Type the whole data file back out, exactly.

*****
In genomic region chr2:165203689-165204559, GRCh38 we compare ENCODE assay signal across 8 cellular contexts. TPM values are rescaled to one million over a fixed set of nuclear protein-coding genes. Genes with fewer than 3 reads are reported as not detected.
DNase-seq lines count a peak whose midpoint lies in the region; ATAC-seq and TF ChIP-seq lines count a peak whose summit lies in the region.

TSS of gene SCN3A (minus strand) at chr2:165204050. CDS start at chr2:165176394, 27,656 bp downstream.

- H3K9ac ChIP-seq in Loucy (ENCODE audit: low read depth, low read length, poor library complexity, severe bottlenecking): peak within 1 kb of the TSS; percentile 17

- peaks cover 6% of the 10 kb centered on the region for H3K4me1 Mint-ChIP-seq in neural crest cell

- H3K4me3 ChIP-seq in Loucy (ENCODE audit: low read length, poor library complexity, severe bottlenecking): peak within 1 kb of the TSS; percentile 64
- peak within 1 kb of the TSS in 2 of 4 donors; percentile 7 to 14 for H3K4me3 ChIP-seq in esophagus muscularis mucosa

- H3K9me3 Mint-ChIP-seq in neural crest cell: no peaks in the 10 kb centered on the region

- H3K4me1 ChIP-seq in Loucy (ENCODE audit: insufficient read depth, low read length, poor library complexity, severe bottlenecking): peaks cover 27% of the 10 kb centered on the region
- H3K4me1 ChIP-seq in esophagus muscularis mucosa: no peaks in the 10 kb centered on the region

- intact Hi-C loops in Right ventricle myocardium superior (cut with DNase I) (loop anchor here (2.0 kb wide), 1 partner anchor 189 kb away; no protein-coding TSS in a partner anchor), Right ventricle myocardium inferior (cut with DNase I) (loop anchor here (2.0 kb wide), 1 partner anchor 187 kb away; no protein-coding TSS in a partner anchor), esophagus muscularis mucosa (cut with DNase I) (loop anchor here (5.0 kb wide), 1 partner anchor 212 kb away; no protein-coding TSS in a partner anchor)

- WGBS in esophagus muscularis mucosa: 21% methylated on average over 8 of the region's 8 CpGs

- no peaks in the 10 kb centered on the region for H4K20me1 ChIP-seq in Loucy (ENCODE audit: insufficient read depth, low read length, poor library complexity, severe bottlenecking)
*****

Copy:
In genomic region chr2:165203689-165204559, GRCh38 we compare ENCODE assay signal across 8 cellular contexts. TPM values are rescaled to one million over a fixed set of nuclear protein-coding genes. Genes with fewer than 3 reads are reported as not detected.
DNase-seq lines count a peak whose midpoint lies in the region; ATAC-seq and TF ChIP-seq lines count a peak whose summit lies in the region.

TSS of gene SCN3A (minus strand) at chr2:165204050. CDS start at chr2:165176394, 27,656 bp downstream.

- H3K9ac ChIP-seq in Loucy (ENCODE audit: low read depth, low read length, poor library complexity, severe bottlenecking): peak within 1 kb of the TSS; percentile 17

- peaks cover 6% of the 10 kb centered on the region for H3K4me1 Mint-ChIP-seq in neural crest cell

- H3K4me3 ChIP-seq in Loucy (ENCODE audit: low read length, poor library complexity, severe bottlenecking): peak within 1 kb of the TSS; percentile 64
- peak within 1 kb of the TSS in 2 of 4 donors; percentile 7 to 14 for H3K4me3 ChIP-seq in esophagus muscularis mucosa

- H3K9me3 Mint-ChIP-seq in neural crest cell: no peaks in the 10 kb centered on the region

- H3K4me1 ChIP-seq in Loucy (ENCODE audit: insufficient read depth, low read length, poor library complexity, severe bottlenecking): peaks cover 27% of the 10 kb centered on the region
- H3K4me1 ChIP-seq in esophagus muscularis mucosa: no peaks in the 10 kb centered on the region

- intact Hi-C loops in Right ventricle myocardium superior (cut with DNase I) (loop anchor here (2.0 kb wide), 1 partner anchor 189 kb away; no protein-coding TSS in a partner anchor), Right ventricle myocardium inferior (cut with DNase I) (loop anchor here (2.0 kb wide), 1 partner anchor 187 kb away; no protein-coding TSS in a partner anchor), esophagus muscularis mucosa (cut with DNase I) (loop anchor here (5.0 kb wide), 1 partner anchor 212 kb away; no protein-coding TSS in a partner anchor)

- WGBS in esophagus muscularis mucosa: 21% methylated on average over 8 of the region's 8 CpGs

- no peaks in the 10 kb centered on the region for H4K20me1 ChIP-seq in Loucy (ENCODE audit: insufficient read depth, low read length, poor library complexity, severe bottlenecking)